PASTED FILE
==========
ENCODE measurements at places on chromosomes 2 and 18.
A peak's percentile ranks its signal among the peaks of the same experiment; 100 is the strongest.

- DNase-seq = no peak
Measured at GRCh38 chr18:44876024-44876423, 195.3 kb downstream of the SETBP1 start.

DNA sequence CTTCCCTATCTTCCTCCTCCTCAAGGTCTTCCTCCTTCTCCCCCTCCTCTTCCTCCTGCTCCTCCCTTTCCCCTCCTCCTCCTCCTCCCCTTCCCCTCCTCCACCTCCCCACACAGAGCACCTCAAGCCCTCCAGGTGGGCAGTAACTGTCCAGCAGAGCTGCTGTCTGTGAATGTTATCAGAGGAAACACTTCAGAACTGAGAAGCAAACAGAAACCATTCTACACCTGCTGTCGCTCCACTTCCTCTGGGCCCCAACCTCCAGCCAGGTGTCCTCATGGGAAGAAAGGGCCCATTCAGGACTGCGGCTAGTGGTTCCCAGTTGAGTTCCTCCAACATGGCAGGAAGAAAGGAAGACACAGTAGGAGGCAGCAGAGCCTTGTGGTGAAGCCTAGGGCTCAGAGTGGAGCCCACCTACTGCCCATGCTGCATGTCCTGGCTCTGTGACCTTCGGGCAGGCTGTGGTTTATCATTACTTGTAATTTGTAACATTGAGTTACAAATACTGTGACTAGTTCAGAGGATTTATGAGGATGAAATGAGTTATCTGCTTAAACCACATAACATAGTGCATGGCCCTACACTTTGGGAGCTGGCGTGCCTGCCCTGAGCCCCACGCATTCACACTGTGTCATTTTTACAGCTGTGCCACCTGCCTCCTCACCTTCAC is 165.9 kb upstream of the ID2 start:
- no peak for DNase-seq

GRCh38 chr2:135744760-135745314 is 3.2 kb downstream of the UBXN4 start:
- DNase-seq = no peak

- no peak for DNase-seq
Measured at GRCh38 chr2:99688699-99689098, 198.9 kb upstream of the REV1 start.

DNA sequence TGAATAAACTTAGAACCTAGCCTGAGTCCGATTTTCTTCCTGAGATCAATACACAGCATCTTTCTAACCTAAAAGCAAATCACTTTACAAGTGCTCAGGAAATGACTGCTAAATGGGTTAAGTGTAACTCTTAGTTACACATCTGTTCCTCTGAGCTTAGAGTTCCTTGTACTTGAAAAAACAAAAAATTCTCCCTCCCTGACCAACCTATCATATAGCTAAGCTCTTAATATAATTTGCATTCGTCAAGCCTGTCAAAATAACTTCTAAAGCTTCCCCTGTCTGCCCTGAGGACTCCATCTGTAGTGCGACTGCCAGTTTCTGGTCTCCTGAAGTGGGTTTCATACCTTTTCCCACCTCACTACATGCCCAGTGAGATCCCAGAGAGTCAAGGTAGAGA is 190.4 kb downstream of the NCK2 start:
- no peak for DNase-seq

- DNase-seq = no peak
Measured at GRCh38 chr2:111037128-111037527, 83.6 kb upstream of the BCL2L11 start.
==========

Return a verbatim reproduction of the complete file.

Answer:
ENCODE measurements at places on chromosomes 2 and 18.
A peak's percentile ranks its signal among the peaks of the same experiment; 100 is the strongest.

- DNase-seq = no peak
Measured at GRCh38 chr18:44876024-44876423, 195.3 kb downstream of the SETBP1 start.

DNA sequence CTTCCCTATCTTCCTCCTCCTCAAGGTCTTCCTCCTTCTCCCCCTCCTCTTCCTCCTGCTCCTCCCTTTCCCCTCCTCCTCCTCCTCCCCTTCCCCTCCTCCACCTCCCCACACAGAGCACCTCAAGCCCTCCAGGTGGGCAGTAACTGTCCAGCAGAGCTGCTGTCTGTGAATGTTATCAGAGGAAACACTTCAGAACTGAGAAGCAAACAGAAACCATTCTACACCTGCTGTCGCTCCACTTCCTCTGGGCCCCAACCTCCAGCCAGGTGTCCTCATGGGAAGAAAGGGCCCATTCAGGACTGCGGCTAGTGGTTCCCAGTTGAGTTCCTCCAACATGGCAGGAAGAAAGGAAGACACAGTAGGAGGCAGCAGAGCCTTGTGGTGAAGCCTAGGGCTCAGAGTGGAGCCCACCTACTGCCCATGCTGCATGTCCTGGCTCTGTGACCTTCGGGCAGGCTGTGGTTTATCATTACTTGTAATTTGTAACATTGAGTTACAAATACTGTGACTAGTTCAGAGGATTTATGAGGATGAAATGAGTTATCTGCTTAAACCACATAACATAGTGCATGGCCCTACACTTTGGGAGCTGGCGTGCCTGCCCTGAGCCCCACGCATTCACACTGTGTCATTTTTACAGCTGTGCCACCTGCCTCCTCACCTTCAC is 165.9 kb upstream of the ID2 start:
- no peak for DNase-seq

GRCh38 chr2:135744760-135745314 is 3.2 kb downstream of the UBXN4 start:
- DNase-seq = no peak

- no peak for DNase-seq
Measured at GRCh38 chr2:99688699-99689098, 198.9 kb upstream of the REV1 start.

DNA sequence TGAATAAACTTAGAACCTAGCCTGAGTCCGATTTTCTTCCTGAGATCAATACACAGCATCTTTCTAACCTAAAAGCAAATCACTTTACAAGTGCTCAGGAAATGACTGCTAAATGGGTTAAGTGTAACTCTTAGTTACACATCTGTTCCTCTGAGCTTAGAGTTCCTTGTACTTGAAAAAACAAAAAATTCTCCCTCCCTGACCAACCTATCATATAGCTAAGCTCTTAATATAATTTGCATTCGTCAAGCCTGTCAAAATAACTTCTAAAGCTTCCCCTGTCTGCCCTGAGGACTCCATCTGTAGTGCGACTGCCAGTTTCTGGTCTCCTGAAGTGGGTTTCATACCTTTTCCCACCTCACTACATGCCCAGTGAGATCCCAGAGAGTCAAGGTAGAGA is 190.4 kb downstream of the NCK2 start:
- no peak for DNase-seq

- DNase-seq = no peak
Measured at GRCh38 chr2:111037128-111037527, 83.6 kb upstream of the BCL2L11 start.